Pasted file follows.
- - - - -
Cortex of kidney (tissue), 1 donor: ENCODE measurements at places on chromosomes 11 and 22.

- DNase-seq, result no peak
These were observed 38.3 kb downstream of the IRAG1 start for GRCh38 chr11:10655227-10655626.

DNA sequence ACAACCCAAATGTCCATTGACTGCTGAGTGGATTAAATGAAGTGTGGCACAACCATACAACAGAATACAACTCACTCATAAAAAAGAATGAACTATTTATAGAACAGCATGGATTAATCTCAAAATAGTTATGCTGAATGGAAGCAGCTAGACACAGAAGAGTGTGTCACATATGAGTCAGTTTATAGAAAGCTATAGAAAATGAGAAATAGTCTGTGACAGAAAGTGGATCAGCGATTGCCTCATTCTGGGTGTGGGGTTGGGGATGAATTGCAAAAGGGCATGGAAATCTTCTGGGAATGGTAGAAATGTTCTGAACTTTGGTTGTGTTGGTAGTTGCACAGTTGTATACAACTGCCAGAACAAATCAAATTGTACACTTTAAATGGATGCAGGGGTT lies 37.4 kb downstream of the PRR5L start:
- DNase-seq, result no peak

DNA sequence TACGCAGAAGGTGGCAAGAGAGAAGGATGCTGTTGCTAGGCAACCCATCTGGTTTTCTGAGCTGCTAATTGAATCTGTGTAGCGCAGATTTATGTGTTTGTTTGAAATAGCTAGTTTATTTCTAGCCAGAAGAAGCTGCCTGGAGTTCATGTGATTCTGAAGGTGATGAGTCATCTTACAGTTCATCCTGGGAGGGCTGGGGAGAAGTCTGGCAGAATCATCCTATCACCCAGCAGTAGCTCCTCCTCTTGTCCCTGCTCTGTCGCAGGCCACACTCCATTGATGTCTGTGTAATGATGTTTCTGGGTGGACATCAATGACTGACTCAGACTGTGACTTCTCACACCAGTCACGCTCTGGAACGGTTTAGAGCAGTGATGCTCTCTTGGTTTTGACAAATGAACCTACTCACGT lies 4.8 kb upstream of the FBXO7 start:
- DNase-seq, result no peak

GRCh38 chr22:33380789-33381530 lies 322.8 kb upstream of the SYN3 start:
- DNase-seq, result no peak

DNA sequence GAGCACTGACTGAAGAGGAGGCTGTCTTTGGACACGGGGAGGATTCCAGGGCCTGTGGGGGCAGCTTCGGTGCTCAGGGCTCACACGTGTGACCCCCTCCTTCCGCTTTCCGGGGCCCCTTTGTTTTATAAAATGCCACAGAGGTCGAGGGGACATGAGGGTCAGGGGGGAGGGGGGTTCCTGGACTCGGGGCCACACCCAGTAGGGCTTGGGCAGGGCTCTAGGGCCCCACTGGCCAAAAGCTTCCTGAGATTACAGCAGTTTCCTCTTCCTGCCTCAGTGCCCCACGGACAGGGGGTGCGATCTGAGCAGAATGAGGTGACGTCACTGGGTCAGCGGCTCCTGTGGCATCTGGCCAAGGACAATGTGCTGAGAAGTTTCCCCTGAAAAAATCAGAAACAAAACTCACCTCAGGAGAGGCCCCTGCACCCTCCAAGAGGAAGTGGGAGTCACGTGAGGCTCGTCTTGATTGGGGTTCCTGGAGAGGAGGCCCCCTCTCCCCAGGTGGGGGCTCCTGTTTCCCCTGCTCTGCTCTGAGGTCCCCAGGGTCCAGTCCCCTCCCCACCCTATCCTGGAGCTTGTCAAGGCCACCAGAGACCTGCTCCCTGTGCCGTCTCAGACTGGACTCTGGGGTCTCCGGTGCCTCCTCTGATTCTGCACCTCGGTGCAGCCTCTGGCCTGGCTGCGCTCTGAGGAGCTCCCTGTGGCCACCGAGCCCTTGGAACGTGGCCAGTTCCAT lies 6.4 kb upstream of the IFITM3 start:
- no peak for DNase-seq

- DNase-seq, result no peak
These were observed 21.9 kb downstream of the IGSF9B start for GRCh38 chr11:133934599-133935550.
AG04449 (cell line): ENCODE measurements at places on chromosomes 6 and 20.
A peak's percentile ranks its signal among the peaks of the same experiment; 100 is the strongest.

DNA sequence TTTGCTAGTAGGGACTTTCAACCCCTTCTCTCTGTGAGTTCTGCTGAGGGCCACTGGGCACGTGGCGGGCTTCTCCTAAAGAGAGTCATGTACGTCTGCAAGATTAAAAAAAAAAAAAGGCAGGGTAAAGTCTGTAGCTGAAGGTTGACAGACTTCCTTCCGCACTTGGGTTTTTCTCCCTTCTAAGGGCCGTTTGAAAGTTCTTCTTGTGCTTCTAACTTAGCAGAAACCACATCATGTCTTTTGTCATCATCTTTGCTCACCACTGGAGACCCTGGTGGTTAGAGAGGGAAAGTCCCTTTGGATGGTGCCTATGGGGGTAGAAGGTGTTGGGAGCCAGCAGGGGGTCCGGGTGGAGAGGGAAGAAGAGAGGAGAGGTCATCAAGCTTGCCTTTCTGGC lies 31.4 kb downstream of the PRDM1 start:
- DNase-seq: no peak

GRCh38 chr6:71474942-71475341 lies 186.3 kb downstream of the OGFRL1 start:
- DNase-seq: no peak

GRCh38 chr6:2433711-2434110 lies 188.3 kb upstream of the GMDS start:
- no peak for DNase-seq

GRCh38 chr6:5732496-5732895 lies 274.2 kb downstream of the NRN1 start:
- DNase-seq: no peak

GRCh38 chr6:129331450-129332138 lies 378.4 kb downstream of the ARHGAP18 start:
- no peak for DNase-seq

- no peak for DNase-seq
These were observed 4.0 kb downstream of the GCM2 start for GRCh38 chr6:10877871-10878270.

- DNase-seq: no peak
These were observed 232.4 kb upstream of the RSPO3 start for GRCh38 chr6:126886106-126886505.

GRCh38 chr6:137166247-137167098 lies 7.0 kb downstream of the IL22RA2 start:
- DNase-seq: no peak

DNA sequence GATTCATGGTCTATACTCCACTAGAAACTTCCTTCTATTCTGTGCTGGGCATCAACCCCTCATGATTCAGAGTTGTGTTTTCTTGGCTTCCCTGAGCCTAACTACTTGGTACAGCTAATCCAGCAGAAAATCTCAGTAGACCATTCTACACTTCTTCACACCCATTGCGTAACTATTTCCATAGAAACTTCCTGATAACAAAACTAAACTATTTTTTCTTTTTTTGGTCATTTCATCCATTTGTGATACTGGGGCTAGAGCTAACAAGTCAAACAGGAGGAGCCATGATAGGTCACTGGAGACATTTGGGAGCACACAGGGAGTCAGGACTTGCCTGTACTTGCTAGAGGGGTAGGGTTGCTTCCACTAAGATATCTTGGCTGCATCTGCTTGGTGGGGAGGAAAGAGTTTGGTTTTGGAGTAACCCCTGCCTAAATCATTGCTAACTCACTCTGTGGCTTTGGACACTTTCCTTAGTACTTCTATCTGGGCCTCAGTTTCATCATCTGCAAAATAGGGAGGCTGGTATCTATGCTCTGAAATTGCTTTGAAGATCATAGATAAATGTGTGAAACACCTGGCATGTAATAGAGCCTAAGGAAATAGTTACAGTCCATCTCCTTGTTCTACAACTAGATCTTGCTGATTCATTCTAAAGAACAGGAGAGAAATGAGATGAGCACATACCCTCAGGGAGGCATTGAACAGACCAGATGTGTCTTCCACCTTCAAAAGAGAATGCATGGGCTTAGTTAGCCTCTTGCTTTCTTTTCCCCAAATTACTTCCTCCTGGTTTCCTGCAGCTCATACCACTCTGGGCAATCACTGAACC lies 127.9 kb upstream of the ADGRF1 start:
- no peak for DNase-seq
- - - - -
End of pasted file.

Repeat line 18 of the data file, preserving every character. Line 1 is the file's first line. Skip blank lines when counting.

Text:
GRCh38 chr6:71474942-71475341 lies 186.3 kb downstream of the OGFRL1 start: